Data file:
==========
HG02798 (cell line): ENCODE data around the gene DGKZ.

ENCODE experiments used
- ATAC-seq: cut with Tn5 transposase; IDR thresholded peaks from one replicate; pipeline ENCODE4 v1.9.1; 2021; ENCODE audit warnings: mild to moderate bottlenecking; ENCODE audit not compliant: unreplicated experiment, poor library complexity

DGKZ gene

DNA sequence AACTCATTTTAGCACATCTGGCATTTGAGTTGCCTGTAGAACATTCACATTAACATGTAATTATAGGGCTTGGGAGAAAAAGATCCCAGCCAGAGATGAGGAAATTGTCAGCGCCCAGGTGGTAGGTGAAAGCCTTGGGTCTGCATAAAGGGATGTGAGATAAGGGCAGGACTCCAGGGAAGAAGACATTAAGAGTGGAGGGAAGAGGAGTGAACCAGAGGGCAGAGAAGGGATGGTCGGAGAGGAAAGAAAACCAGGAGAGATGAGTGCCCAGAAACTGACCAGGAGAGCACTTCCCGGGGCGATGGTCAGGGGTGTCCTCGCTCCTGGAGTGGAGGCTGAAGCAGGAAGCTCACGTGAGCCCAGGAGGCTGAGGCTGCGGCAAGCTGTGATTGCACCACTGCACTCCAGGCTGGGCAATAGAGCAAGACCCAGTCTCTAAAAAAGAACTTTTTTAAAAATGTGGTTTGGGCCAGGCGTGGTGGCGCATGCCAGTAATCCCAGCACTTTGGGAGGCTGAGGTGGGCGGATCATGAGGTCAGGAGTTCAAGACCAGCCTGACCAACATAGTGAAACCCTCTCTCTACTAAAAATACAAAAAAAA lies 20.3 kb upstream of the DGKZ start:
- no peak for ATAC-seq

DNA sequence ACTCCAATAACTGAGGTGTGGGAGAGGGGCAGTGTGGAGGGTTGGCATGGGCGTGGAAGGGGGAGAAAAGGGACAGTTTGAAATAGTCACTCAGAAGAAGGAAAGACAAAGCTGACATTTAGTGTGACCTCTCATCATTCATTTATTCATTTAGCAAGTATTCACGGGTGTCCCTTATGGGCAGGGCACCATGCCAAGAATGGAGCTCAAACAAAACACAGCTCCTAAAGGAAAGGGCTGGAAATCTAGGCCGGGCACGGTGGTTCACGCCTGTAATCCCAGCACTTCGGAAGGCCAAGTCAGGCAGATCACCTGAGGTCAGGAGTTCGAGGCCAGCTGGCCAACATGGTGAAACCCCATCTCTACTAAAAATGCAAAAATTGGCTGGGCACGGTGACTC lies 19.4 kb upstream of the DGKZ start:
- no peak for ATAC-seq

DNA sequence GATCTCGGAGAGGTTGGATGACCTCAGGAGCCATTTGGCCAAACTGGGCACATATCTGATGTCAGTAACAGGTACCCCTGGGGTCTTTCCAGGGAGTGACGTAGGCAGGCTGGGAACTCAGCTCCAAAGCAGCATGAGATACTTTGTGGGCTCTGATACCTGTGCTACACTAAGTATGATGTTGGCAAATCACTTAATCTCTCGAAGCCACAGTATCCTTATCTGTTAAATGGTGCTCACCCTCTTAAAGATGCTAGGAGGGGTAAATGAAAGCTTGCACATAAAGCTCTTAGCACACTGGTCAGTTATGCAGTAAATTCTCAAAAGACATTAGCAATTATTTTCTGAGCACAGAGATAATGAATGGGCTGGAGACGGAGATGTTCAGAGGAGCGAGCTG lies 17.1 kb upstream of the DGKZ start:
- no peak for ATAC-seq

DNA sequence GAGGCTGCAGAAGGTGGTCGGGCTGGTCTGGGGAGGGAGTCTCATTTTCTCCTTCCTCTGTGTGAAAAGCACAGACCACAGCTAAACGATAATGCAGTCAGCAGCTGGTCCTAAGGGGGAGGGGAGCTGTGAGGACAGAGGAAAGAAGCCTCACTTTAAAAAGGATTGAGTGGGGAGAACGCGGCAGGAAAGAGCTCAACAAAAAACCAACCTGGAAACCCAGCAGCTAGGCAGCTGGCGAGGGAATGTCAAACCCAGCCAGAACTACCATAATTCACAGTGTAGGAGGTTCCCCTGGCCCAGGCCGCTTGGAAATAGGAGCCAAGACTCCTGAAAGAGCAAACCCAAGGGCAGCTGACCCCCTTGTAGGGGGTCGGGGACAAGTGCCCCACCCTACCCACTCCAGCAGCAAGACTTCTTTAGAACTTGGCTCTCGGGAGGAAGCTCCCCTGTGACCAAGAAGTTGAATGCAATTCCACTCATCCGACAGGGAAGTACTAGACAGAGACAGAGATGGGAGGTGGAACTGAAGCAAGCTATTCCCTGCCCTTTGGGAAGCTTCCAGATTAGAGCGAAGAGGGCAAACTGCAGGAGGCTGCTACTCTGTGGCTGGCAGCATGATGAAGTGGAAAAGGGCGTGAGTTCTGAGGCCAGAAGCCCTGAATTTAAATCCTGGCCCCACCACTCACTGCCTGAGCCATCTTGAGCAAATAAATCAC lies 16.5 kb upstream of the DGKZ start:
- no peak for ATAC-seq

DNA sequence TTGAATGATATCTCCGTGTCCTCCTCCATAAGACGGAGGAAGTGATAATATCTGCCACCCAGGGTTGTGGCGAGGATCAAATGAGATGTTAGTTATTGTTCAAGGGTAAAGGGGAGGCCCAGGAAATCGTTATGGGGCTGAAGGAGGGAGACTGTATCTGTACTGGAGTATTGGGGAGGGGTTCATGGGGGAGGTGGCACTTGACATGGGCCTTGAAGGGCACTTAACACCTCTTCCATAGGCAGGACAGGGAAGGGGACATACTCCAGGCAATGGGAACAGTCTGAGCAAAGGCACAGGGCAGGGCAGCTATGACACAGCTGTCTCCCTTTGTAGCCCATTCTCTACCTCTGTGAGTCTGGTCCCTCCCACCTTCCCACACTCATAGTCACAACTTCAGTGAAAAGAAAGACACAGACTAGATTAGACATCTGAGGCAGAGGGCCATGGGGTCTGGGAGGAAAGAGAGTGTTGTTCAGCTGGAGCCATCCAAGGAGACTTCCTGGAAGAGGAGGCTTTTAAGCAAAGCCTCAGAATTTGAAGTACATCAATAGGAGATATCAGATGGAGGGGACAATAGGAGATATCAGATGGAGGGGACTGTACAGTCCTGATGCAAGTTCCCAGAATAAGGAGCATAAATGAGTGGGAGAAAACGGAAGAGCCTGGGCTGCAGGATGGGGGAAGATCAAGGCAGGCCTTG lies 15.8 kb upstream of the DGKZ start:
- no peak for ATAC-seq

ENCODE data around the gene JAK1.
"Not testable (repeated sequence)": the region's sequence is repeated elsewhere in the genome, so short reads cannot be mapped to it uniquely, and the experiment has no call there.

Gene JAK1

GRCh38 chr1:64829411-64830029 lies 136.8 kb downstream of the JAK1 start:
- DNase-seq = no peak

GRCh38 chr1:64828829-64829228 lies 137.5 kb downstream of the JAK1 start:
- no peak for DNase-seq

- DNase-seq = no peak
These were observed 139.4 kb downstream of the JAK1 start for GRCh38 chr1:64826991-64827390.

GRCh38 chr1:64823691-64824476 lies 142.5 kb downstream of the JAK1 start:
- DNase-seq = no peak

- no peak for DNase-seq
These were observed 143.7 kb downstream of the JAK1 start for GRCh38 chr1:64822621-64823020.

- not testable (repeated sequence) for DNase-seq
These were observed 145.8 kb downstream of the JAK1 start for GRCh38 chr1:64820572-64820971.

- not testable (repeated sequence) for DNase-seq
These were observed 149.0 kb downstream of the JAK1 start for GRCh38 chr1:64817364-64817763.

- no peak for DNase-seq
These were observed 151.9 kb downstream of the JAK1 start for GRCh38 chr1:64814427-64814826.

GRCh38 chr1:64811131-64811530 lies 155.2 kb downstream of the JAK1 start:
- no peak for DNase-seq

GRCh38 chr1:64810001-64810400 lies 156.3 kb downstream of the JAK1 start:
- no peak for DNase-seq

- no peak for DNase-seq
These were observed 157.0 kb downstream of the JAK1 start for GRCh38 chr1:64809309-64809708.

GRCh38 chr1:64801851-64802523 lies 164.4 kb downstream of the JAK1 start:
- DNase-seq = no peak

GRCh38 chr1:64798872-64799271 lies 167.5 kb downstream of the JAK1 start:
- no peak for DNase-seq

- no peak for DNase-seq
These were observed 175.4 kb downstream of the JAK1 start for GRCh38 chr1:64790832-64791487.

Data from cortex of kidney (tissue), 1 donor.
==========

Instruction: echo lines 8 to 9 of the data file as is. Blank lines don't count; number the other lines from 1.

- no peak for ATAC-seq

DNA sequence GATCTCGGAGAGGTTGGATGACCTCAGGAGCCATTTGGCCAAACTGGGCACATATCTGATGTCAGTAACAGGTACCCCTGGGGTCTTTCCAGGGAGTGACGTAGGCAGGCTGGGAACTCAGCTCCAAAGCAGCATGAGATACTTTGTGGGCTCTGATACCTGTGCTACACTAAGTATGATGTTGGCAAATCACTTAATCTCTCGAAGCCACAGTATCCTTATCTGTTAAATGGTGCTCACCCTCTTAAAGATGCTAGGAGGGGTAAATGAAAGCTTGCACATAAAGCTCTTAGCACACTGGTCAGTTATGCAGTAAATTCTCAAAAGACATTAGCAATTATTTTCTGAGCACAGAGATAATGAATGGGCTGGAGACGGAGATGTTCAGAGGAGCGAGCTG lies 17.1 kb upstream of the DGKZ start: